Jump to content

CD-RWs won't eject


lttony

Recommended Posts

I use Roxio EasyCD Creator 5.35.10 (no dvd) on a Win98 desktop and a

WinXP laptop. Nearly always I am unable to eject any brand of CD-RWs

from either computer(1-4x). Not from the screen nor the button on the

tower. I rarely use RWs, so I'm not familiar at all with them, but most were

burned a couple years ago.

 

Why can't I get them to eject? (The only way I can do it now is reboot, then

punch the open tray button when the drive's light starts blinking on start-up.)

Thanks,

Jim

Link to comment
Share on other sites

I use Roxio EasyCD Creator 5.35.10 (no dvd) on a Win98 desktop and a

WinXP laptop. Nearly always I am unable to eject any brand of CD-RWs

from either computer(1-4x). Not from the screen nor the button on the

tower. I rarely use RWs, so I'm not familiar at all with them, but most were

burned a couple years ago.

 

Why can't I get them to eject? (The only way I can do it now is reboot, then

punch the open tray button when the drive's light starts blinking on start-up.)

Thanks,

Jim

CD-RWs are designed to be used temporarily, erased, and re-used. They are good for testing. Beyond that, they are best used to PERMANTLY LOSE the data, which is probably what is happening.

 

It sounds like the re-crystalized aluminum alloy of the CD-RW is well along on the way to de-crystalizing.

 

Can you even read any of the files anymore? If so, I'd suggest you move them to the saftey of the Hard Drive long enough to burn them correctly - with DataProject onto CD-R.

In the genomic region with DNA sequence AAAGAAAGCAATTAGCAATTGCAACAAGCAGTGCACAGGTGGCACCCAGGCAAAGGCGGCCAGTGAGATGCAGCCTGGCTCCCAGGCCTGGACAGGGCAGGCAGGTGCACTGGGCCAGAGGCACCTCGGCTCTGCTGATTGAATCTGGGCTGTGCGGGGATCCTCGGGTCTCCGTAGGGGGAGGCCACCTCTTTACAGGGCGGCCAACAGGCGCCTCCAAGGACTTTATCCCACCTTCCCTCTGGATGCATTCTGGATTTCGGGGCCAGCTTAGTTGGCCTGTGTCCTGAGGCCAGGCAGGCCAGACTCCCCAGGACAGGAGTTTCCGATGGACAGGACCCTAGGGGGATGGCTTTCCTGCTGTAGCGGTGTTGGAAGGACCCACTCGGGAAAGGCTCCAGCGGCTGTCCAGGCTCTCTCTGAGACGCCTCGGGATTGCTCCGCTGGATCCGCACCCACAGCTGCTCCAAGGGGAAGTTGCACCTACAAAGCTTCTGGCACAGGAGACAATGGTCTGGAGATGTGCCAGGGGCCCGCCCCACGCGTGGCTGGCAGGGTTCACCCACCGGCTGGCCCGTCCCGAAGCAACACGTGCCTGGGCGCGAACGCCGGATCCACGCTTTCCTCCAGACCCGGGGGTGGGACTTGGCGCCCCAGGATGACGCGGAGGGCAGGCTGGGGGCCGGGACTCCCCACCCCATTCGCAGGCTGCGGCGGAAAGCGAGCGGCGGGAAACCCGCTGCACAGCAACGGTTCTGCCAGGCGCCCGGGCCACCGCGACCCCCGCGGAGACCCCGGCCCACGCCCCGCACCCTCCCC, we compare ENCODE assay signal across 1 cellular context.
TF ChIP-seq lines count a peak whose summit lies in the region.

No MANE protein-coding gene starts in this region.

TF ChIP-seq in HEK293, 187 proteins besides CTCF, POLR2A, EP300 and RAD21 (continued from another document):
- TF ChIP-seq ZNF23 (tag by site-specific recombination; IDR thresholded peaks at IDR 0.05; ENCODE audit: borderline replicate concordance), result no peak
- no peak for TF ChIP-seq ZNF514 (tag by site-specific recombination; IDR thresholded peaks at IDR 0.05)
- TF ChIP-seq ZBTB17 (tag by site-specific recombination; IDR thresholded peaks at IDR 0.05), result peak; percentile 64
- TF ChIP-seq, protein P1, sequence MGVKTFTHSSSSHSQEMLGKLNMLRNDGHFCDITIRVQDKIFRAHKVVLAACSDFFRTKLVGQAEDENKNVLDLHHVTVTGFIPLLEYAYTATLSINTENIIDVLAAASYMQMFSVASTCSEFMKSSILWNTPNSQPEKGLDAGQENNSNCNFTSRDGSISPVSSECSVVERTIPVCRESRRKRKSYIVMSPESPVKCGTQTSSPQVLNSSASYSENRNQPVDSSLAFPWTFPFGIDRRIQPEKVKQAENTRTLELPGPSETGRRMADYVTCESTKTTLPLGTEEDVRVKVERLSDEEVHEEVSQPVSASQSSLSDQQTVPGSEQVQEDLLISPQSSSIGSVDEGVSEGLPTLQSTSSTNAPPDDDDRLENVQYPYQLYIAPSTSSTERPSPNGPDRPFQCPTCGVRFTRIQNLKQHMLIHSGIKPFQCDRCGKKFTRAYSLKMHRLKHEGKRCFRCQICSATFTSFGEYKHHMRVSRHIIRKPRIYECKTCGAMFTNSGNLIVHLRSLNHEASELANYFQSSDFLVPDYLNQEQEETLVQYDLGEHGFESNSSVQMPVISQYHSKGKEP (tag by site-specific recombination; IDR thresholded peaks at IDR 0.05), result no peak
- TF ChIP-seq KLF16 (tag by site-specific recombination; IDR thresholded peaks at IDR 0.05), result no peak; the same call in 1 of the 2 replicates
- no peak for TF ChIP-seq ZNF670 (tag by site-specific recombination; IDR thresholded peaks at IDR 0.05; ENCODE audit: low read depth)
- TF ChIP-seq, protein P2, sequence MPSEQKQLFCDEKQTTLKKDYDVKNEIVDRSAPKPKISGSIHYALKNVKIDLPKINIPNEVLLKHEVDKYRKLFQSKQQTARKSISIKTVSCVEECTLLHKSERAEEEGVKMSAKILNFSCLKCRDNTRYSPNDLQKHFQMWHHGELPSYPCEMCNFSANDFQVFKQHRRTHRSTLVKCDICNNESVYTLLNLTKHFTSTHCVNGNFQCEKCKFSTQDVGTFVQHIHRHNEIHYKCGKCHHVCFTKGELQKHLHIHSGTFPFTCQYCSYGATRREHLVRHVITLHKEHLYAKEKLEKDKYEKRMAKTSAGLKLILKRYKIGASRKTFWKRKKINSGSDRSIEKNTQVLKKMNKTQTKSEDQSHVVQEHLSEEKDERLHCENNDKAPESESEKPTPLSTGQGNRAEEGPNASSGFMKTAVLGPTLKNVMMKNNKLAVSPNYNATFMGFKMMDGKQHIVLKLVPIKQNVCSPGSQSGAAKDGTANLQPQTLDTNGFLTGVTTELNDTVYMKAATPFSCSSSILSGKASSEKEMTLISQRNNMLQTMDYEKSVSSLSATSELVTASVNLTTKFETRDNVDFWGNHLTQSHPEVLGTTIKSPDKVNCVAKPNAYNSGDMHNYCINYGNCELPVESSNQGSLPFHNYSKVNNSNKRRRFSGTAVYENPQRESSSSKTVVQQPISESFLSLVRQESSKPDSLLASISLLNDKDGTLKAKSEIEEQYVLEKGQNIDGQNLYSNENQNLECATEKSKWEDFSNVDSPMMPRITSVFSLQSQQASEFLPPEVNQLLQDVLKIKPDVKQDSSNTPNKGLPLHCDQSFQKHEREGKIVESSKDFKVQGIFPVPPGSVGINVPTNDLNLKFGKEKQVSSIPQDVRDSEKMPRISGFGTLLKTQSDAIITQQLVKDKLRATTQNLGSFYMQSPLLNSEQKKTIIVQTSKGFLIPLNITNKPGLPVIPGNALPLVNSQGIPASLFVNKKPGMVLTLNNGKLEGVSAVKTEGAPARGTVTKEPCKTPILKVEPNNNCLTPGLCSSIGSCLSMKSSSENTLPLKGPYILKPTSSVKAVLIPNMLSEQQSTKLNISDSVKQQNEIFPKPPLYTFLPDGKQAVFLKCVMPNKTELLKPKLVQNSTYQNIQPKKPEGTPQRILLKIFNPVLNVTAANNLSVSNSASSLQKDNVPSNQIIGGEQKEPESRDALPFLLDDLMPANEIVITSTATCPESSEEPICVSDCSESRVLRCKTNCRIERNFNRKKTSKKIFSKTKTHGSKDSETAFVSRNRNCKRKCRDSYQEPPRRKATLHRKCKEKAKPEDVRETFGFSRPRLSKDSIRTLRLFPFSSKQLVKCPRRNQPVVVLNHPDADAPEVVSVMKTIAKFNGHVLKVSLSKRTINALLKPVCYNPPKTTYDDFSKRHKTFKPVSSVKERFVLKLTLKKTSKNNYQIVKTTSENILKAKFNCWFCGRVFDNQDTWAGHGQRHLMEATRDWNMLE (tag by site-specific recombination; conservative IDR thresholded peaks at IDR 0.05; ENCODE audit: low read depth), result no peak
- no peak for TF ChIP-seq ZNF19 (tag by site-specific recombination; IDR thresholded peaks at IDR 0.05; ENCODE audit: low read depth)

(I hope you didn't compound the problem by formatting the CD-RW, which seems to speed up the disappearance of the data.)

 

Lynn

Link to comment
Share on other sites

I use Roxio EasyCD Creator 5.35.10 (no dvd) on a Win98 desktop and a

WinXP laptop. Nearly always I am unable to eject any brand of CD-RWs

from either computer(1-4x). Not from the screen nor the button on the

tower. I rarely use RWs, so I'm not familiar at all with them, but most were

burned a couple years ago.

 

Why can't I get them to eject? (The only way I can do it now is reboot, then

punch the open tray button when the drive's light starts blinking on start-up.)

Thanks,

Jim

 

If you made them years ago, you probably have forgotton what program you used to make them.

There are two ways to make a cd with ECDC 5, one is to use DataCD Project and the other is Direct CD.

It sounds like these old cd's were made with Direct CD, so the following may help you:

 

From an earlier post:

 

You have to eject the disc using Direct CD by right clicking on the Direct CD icon in the system tray and select eject. Or, open Direct CD and select eject. You have to eject the disc from Direct CD so that Direct CD can complete the writting process.

Link to comment
Share on other sites

CD-RWs are designed to be used temporarily, erased, and re-used. They are good for testing. Beyond that, they are best used to PERMANTLY LOSE the data, which is probably what is happening.

 

It sounds like the re-crystalized aluminum alloy of the CD-RW is well along on the way to de-crystalizing.

 

Can you even read any of the files anymore? If so, I'd suggest you move them to the saftey of the Hard Drive long enough to burn them correctly - with DataProject onto CD-R.

 

(I hope you didn't compound the problem by formatting the CD-RW, which seems to speed up the disappearance of the data.)

 

Lynn

 

Thanks, Lynn. I am always grateful to get a reply. You provide some good advice: I will transfer to CD-Rs. I did format the RWs. But some are only at least one that won't eject is only about a month old. See my reply to odgens below.

 

Jim

 

 

 

If you made them years ago, you probably have forgotton what program you used to make them.

There are two ways to make a cd with ECDC 5, one is to use DataCD Project and the other is Direct CD.

It sounds like these old cd's were made with Direct CD, so the following may help you: